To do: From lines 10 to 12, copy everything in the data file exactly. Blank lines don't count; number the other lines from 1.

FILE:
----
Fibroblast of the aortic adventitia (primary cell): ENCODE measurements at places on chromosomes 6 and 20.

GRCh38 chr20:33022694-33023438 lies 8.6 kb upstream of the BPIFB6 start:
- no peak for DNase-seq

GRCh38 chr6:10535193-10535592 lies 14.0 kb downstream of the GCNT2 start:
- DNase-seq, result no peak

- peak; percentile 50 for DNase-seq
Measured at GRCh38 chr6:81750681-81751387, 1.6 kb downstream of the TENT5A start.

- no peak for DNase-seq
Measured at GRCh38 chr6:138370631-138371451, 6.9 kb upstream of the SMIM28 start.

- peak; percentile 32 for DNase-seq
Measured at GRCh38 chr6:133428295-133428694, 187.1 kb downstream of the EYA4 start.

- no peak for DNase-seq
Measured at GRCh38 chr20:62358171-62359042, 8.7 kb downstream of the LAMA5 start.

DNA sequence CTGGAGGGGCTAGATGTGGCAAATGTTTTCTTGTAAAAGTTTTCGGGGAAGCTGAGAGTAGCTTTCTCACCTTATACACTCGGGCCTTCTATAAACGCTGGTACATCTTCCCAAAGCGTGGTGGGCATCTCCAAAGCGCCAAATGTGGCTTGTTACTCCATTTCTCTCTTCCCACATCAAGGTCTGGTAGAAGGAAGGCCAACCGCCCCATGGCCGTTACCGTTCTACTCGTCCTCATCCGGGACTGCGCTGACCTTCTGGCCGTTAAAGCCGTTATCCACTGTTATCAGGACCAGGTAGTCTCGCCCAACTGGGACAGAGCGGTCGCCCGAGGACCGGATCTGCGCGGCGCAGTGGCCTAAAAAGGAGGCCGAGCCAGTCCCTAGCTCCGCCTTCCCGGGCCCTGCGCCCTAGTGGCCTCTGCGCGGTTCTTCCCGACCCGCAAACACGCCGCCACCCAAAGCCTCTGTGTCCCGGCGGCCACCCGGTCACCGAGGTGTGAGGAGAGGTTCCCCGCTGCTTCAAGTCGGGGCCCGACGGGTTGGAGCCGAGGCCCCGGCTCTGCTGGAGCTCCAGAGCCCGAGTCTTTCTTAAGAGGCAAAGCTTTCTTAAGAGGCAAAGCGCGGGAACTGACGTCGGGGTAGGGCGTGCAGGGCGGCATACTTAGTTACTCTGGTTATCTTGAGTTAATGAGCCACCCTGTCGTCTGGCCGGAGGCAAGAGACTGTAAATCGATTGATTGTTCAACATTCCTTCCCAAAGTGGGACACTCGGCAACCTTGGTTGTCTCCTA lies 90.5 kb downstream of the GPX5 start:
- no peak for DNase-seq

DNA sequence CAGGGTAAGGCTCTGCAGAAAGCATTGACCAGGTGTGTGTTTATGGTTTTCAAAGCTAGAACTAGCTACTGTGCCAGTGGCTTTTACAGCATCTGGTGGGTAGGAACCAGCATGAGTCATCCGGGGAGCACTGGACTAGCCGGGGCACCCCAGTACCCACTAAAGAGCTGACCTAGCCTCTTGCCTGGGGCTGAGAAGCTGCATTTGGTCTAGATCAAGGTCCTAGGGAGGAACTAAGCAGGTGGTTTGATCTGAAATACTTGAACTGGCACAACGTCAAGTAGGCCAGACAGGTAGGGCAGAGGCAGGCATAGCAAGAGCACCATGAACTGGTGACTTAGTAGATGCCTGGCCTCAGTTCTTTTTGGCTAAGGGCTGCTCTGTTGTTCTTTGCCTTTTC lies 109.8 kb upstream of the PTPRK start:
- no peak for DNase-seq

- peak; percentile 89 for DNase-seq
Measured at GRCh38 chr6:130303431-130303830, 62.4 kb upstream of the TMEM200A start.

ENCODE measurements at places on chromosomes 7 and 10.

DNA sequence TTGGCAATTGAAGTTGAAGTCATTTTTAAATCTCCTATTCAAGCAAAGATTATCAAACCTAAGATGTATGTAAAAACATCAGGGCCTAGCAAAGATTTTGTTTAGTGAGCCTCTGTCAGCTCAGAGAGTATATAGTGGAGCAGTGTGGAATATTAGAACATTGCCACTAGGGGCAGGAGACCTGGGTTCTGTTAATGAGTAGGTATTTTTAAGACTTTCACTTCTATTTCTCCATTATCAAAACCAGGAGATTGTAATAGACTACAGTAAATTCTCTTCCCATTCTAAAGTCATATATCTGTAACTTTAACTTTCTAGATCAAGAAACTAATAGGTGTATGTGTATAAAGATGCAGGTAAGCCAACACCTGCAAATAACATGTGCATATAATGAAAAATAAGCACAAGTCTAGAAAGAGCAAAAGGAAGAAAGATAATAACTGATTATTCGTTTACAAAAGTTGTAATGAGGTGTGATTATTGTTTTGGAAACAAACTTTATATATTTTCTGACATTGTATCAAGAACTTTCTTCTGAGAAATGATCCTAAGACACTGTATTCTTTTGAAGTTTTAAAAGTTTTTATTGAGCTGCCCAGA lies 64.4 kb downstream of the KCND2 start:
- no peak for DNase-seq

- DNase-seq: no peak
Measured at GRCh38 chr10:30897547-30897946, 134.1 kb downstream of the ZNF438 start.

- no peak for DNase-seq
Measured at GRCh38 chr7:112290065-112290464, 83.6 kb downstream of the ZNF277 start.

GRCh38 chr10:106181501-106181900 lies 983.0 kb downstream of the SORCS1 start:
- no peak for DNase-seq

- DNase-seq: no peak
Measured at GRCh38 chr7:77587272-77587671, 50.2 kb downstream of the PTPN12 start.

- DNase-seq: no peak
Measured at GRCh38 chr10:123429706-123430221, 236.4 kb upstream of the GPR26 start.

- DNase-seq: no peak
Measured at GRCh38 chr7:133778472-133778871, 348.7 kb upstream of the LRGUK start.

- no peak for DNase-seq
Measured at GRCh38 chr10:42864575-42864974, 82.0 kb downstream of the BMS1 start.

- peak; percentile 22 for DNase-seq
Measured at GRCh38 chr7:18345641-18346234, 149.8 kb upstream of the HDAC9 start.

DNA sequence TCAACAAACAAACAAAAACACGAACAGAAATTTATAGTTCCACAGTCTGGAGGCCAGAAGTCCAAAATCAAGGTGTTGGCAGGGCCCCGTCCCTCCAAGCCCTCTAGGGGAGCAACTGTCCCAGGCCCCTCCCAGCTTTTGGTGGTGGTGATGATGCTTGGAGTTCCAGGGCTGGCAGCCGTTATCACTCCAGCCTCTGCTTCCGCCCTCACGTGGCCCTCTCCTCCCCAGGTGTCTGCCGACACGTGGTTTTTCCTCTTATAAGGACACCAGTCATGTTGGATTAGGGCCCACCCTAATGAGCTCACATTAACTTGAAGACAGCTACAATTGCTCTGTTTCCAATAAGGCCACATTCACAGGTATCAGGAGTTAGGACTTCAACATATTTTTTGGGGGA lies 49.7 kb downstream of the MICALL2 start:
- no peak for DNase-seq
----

- peak; percentile 32 for DNase-seq
Measured at GRCh38 chr6:133428295-133428694, 187.1 kb downstream of the EYA4 start.

- no peak for DNase-seq